Environment Georgia’s 2024 Program Priorities

Environment Georgia’s legislative and program priorities in 2024 include protecting the Okefenokee, electric vehicles and more.

Georgia's state capitol
connor.carey via wikimedia | Public Domain
Georgia's state capitol

Environment Georgia is a policy and action group with one mission: to restore and protect the natural world. Our staff works for clean air, clean water, clean energy, wildlife, open spaces, and a livable climate. Our members across the state put grassroots support behind our research and advocacy. Environment Georgia is part of Environment America, a national network of 30 state environmental groups.

We took three 1st graders to the Okefenokee Swamp. This is them loving the boat tour put on by the Refuge Naturalist.
Jennette Gayer | TPIN
The 2024 legislative session will be critical for the Okefenokee

Wildlife and Wild Places

From the salt marshes on the coast to the blackwaters of the Okefenokee Swamp to the amazing biodiversity of our north Georgia rivers, our state is home to an array of priceless green spaces, waterways and wildlife.

In addition to these precious natural resources, clean water, clean air, and clean energy are critical to a sustainable economy and thriving communities in Georgia.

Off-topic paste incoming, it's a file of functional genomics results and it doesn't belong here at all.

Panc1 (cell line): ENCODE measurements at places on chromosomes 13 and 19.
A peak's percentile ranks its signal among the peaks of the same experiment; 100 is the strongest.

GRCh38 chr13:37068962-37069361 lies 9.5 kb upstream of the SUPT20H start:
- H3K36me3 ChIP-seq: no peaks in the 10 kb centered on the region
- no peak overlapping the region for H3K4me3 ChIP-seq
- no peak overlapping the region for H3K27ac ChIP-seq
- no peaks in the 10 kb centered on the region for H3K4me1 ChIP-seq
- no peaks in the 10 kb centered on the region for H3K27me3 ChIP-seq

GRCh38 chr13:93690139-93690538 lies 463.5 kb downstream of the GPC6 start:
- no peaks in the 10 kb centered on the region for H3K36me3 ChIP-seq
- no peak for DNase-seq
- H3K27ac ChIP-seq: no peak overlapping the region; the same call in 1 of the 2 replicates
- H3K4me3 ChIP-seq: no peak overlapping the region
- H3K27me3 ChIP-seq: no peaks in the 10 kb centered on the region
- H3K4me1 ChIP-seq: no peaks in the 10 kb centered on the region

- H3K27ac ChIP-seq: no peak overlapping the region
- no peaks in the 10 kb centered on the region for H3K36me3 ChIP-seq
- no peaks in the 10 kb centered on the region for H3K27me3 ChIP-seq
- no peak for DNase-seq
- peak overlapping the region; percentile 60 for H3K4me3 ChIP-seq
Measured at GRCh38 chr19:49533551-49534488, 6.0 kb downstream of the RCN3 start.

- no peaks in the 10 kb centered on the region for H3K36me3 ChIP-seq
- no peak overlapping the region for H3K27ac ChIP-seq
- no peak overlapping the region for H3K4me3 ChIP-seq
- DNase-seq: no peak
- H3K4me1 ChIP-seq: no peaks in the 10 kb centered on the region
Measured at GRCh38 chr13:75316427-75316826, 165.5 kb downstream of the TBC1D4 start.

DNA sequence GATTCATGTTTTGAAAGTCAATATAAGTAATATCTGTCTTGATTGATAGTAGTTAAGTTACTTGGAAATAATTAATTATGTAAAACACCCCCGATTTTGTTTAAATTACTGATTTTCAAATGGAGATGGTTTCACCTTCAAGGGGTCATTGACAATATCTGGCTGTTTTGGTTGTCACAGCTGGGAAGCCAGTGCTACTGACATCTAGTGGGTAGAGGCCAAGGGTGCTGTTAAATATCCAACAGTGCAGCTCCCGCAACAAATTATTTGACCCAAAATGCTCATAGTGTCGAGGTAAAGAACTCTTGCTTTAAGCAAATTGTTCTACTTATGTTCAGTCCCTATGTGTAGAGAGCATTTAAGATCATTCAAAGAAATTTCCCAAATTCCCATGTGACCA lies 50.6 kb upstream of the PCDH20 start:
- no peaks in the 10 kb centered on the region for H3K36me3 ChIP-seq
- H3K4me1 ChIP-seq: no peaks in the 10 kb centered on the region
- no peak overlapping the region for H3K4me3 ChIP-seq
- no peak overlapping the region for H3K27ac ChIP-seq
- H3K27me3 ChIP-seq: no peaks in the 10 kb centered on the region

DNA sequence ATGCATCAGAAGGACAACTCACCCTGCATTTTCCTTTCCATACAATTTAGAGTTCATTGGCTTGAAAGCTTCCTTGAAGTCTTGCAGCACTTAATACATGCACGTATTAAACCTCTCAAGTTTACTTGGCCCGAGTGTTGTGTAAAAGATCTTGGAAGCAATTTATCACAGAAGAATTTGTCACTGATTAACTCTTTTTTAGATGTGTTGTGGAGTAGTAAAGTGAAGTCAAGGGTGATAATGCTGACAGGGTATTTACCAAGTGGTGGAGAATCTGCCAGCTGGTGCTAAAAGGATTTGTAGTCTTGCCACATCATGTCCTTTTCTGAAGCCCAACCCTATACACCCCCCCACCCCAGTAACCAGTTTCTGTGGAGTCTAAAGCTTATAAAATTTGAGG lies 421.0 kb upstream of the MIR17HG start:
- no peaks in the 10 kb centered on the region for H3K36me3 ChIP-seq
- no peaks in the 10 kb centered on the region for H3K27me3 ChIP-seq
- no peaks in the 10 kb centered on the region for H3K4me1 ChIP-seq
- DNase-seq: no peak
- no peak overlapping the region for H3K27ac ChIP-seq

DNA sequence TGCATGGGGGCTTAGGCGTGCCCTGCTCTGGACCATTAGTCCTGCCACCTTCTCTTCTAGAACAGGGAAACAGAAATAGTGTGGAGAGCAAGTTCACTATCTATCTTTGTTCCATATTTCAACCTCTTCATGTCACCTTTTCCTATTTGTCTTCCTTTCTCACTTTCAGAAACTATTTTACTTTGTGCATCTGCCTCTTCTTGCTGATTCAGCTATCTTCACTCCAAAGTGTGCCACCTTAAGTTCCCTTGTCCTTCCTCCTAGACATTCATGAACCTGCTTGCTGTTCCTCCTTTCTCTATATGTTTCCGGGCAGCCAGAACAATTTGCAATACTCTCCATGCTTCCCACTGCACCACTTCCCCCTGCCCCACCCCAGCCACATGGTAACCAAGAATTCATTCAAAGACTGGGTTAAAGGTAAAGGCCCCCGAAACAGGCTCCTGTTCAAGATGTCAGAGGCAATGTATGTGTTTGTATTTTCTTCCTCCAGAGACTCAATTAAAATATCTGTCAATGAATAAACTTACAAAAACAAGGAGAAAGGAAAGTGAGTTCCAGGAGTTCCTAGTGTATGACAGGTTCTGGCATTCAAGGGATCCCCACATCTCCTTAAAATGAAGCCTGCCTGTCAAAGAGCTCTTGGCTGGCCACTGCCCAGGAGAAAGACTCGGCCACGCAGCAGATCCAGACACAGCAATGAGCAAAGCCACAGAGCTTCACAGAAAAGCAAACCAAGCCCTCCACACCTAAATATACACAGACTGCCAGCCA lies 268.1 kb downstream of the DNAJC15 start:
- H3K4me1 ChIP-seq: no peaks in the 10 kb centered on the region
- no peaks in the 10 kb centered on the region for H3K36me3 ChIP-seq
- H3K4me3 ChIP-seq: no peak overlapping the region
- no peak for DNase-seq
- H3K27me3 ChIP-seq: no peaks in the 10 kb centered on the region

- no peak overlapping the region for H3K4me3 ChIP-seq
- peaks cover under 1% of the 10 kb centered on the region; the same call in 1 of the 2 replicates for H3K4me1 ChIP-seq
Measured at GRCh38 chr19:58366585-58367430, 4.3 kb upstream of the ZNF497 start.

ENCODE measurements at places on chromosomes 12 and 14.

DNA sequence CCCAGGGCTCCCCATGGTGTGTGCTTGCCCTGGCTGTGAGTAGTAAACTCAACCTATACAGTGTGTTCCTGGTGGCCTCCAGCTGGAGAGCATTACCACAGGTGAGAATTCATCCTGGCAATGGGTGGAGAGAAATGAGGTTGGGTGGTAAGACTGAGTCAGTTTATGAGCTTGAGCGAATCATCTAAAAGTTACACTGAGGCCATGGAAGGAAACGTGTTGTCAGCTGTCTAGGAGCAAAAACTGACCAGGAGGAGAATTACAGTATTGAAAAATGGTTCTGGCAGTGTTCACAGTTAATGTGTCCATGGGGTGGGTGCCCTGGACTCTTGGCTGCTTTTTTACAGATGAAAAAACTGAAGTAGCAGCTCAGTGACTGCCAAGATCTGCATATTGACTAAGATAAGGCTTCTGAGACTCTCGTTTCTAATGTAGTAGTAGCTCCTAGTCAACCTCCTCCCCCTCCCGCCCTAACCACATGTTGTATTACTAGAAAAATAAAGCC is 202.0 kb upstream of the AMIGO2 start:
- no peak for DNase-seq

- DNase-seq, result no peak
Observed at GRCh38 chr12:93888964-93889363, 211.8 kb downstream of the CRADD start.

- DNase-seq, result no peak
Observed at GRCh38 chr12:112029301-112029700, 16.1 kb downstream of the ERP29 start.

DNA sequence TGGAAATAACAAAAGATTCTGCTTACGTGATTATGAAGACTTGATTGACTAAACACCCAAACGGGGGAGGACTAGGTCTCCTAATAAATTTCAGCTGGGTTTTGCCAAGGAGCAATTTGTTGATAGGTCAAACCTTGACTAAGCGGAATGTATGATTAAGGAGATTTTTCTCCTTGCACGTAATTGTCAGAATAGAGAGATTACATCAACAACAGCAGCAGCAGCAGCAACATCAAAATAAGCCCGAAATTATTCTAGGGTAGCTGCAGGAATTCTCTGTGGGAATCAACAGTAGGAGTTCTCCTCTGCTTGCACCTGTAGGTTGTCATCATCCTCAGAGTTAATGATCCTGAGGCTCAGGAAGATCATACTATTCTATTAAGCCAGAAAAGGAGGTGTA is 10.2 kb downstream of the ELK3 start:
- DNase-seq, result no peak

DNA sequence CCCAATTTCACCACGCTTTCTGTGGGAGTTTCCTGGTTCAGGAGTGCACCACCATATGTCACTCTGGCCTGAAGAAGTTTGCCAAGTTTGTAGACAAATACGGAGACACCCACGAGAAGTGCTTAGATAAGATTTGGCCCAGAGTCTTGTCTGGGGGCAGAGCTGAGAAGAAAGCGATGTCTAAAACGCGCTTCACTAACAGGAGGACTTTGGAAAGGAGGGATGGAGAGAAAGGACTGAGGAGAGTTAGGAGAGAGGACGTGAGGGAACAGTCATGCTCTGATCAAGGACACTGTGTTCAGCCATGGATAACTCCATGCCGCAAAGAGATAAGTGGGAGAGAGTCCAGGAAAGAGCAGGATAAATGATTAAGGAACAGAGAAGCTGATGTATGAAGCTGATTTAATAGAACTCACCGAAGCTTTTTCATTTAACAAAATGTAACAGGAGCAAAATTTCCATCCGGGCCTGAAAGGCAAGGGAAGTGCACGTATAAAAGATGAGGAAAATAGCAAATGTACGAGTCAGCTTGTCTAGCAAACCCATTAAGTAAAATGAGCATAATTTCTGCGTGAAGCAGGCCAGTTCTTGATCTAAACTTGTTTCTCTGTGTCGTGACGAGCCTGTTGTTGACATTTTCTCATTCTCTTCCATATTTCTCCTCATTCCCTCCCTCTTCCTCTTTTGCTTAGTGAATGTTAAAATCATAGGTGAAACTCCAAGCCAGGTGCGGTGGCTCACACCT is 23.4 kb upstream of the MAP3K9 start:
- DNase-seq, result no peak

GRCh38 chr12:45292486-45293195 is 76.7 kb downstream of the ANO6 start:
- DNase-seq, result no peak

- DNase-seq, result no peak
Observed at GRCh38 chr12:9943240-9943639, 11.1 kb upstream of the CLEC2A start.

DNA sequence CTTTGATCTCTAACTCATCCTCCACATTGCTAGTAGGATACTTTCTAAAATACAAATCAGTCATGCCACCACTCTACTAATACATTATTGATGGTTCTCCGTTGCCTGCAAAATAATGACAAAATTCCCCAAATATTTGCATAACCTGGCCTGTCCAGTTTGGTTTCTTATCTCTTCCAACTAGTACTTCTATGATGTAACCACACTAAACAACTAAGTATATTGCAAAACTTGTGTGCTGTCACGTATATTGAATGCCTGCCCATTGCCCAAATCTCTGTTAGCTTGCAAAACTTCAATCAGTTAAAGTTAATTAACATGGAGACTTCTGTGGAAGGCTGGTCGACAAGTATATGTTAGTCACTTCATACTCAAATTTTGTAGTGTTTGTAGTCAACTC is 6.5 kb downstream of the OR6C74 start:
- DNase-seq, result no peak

Environment Georgia supports policies that:

  • Protect communities from the toxins in coal ash by ensuring that all coal ash is stored away from waterways in dry, lined, and capped facilities.
  • Protect the Okefenokee National Wildlife Refuge from a proposed titanium mine close to the southeastern corner of the swamp. 
Morten B | Shutterstock.com
Americans dispose of 416,000 cell phones per day, and only 15 to 20 percent of electronic waste is recycled.

Don’t trash Georgia

The throwaway economy causes us to generate too much waste, in the form of single-use plastics and packaging as well as short-lived consumer objects. Americans dispose of 416,000 cell phones per day, and only 15 to 20 percent of electronic waste is recycled. 

  Environment Georgia supports policies that:

  • Creates a single-use plastic trust fund that helps to clean up single-use plastic bags, polystyrene cups, plastic bottles and wrappers that make their way into our rivers and greenspaces.
  • Expand successful efforts to ban single-use plastics at the local government level. The City of Atlanta, Fulton Co., Savannah and more have all taken action to phase out single-use plastics in their own facilities. 
  • Make it easier to fix our broken electronics and reverse the trend that leads to Georgians throwing away 12,000 cell phones a day by passing a “Georgia Right to Repair Act.” Consumers and small businesses should have access to the parts, tools and service information they need to repair products so we can keep things in use and reduce waste. 
  • Prohibit the construction of chemical “recycling” facilities, such as the recently canceled Brightmark facility in Macon, GA, because burning plastics creates toxic air pollution and drives climate change.